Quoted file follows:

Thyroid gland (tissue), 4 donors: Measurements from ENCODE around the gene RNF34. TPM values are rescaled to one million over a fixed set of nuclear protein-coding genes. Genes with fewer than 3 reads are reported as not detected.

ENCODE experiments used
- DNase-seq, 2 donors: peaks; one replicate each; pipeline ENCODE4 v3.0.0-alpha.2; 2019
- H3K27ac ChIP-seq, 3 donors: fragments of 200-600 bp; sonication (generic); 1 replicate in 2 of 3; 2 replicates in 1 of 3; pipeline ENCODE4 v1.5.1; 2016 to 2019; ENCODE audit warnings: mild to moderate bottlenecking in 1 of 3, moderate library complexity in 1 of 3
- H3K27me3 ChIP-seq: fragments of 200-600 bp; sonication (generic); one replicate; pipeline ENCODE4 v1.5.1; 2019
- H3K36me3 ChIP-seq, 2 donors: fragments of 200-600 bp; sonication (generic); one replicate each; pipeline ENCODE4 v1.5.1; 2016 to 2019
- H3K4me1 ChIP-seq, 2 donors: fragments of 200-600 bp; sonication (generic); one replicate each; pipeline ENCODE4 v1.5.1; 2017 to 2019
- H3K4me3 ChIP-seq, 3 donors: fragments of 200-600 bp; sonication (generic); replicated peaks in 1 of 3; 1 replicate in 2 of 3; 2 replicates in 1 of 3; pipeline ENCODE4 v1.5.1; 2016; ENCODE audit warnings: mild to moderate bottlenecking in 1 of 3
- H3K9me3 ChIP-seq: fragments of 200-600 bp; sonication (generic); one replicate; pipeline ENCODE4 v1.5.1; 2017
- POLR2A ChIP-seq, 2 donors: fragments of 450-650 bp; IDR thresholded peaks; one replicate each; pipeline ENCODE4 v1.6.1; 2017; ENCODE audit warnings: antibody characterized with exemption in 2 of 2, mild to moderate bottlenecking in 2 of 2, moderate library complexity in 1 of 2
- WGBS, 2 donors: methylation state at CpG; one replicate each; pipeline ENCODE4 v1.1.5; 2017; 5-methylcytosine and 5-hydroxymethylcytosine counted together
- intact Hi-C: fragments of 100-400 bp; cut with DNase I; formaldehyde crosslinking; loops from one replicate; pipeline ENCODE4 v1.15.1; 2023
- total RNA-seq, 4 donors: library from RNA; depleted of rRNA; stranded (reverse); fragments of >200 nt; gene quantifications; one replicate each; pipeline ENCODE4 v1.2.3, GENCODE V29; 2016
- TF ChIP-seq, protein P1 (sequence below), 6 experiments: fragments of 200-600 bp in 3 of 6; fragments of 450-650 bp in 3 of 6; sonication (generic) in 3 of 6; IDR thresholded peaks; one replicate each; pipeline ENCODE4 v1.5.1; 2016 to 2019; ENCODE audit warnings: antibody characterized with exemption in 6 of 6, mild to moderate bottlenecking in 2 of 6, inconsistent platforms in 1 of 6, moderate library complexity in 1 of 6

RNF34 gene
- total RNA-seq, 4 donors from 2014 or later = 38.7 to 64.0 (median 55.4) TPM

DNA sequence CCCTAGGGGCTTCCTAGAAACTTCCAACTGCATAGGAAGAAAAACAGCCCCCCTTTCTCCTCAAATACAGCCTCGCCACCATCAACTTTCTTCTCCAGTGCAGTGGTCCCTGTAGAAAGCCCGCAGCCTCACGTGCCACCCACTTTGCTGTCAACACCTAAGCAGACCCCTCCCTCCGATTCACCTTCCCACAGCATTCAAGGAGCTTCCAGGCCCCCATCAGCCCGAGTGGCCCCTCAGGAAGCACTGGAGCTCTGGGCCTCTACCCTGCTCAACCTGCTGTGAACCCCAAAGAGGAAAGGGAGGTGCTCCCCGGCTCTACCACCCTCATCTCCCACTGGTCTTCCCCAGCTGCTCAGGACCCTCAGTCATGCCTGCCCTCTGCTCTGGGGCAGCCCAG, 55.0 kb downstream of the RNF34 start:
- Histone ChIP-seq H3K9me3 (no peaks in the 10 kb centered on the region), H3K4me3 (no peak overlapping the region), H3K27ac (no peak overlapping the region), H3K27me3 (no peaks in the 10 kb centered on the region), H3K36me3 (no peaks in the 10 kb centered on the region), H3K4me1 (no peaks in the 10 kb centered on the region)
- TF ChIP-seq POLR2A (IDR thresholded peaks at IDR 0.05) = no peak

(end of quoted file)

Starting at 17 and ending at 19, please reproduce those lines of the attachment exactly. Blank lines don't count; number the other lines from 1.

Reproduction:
DNA sequence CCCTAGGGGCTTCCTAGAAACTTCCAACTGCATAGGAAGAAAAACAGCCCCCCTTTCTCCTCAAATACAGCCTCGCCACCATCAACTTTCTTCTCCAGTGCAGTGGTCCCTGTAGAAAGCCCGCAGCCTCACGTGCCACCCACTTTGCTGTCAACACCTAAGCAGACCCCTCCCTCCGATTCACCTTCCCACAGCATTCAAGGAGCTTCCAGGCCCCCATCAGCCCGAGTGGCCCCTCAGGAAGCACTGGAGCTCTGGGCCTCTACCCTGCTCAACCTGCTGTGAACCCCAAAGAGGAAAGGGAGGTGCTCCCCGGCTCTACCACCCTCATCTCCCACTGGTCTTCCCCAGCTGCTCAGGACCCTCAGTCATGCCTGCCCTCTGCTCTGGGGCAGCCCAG, 55.0 kb downstream of the RNF34 start:
- Histone ChIP-seq H3K9me3 (no peaks in the 10 kb centered on the region), H3K4me3 (no peak overlapping the region), H3K27ac (no peak overlapping the region), H3K27me3 (no peaks in the 10 kb centered on the region), H3K36me3 (no peaks in the 10 kb centered on the region), H3K4me1 (no peaks in the 10 kb centered on the region)
- TF ChIP-seq POLR2A (IDR thresholded peaks at IDR 0.05) = no peak